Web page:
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Sunday, January 22, 2012

On Writing People Off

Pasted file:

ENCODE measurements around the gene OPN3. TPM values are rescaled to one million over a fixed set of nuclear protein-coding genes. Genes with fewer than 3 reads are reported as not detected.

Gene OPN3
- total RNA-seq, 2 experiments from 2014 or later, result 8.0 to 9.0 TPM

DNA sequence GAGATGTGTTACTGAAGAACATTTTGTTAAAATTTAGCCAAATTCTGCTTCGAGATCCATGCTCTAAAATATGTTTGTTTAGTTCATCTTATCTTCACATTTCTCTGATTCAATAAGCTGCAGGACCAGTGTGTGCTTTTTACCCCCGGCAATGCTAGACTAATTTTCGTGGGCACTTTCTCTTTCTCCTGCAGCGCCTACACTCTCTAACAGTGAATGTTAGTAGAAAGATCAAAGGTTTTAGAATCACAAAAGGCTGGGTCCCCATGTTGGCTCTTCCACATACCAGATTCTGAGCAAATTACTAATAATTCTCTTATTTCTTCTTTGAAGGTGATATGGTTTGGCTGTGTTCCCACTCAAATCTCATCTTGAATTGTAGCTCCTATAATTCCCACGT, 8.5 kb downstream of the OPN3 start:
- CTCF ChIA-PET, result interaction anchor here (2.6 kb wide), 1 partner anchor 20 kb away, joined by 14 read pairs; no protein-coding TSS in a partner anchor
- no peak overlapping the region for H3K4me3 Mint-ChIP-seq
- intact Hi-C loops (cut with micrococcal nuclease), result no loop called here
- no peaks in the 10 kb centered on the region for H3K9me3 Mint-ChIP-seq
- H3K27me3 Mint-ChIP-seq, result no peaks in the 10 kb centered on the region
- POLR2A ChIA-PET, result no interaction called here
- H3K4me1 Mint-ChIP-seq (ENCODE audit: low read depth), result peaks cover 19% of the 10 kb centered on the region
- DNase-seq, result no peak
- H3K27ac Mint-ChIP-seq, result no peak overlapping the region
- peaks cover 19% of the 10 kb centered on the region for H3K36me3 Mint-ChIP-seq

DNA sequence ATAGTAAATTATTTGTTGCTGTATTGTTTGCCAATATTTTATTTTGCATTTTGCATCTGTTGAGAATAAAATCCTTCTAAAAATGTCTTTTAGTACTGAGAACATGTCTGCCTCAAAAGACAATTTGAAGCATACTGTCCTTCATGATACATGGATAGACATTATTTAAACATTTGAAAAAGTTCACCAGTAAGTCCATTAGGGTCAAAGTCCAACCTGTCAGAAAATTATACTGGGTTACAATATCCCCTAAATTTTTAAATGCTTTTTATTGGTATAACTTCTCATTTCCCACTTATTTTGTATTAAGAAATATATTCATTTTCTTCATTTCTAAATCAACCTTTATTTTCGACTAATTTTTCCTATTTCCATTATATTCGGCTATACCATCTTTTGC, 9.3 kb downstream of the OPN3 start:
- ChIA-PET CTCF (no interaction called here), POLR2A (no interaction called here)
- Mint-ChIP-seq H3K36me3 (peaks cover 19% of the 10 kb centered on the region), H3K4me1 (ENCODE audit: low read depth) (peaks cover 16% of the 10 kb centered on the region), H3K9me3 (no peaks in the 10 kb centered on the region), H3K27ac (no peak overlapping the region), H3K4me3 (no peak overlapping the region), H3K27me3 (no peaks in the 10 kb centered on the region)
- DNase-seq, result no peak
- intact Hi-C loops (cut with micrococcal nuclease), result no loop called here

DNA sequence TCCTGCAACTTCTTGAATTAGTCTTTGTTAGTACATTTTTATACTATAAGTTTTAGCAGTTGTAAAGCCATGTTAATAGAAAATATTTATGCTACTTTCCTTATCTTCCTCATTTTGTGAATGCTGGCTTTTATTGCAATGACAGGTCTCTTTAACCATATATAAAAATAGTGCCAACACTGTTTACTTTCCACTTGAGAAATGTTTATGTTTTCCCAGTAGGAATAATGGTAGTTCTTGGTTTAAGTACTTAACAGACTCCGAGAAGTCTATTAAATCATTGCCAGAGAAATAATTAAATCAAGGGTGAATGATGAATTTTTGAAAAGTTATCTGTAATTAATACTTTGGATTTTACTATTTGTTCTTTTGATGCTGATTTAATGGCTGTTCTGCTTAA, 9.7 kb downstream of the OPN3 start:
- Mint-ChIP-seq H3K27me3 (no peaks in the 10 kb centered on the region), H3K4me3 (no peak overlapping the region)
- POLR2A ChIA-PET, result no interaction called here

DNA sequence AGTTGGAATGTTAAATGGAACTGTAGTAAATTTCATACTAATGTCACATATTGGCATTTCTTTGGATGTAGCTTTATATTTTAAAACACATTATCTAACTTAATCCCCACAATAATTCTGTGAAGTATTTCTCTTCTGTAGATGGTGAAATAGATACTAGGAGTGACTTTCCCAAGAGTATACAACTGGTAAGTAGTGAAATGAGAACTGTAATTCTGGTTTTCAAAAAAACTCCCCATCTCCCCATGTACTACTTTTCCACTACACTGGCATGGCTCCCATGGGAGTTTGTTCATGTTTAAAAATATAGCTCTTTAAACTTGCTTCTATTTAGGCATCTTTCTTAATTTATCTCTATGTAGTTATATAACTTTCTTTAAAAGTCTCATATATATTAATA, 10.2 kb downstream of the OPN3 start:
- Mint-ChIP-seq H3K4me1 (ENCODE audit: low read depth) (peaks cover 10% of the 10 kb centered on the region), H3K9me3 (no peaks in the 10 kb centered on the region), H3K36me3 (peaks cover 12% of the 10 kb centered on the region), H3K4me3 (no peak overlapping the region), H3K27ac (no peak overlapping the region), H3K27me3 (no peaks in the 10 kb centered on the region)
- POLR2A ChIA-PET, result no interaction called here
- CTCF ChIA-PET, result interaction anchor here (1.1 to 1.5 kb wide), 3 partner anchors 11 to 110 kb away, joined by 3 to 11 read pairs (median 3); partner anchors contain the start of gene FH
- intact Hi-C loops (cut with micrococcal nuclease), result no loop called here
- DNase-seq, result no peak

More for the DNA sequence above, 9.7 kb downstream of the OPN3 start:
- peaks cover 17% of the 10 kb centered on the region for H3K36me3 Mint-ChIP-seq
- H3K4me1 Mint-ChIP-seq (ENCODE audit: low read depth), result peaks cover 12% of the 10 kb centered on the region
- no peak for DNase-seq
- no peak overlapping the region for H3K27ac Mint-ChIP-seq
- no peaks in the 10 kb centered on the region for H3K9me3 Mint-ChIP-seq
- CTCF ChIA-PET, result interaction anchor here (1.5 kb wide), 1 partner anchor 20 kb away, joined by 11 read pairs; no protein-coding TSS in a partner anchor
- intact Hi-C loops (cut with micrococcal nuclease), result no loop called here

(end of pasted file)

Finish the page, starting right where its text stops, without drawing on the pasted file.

Humans tend to simplify, and a great way to simplify is to come to set conclusions about individuals—conclusions that they are falling short in some way, shape, or form; and then to summarily write them off or discount them significantly.  This is a heavy temptation with troubled youth.  Yet nothing is more predictable than that there will be late bloomers—high school dropouts that later come to master a field of even academic accomplishment.  On the other side of the life span are senior citizens. How easy it is to write them off as “has-beens” even though they can expect many productive years before them—perhaps even their best years.  Another example is someone who is overweight and out of shape.  There is a tendency to see them forever thus etched in stone—as if they cannot change.  Blessed is the doctor who realizes the health risks involved and gives counsel for change.  We also tend to pigeonhole people in career positions never envisioning them in other roles or responsibilities much to their detriment and that of the organization.  It is worth asking why we jump to these set conclusions.  Part of it is that our brains prefer an ordered world—even if that means we pigeonhole people and force them to fit our mental molds.  Another is the oft mentioned idea that we prefer stability to change—whatever “is” is right and should not be disturbed else unsettling questions might surface.  A final reason is not so complimentary—we like to think of ourselves as superior to others and making unfounded and summary judgments insulates us from our own self-oriented anxieties.  Let us return to the troubled youth.  He will never excel so long as he buys into society’s penchant for discarding him as a difficult case less promising for the investment of time and energy than that proffered to promising stars.  He must deliberately disagree, perhaps with anger, surely with determination, and assert that they are profoundly wrong and at once set about, even if in unconventional ways, achieving his own agenda with or without assistance or even encouragement.  In all cases, what is called for in response to pigeonholing is the will and desire to fight.

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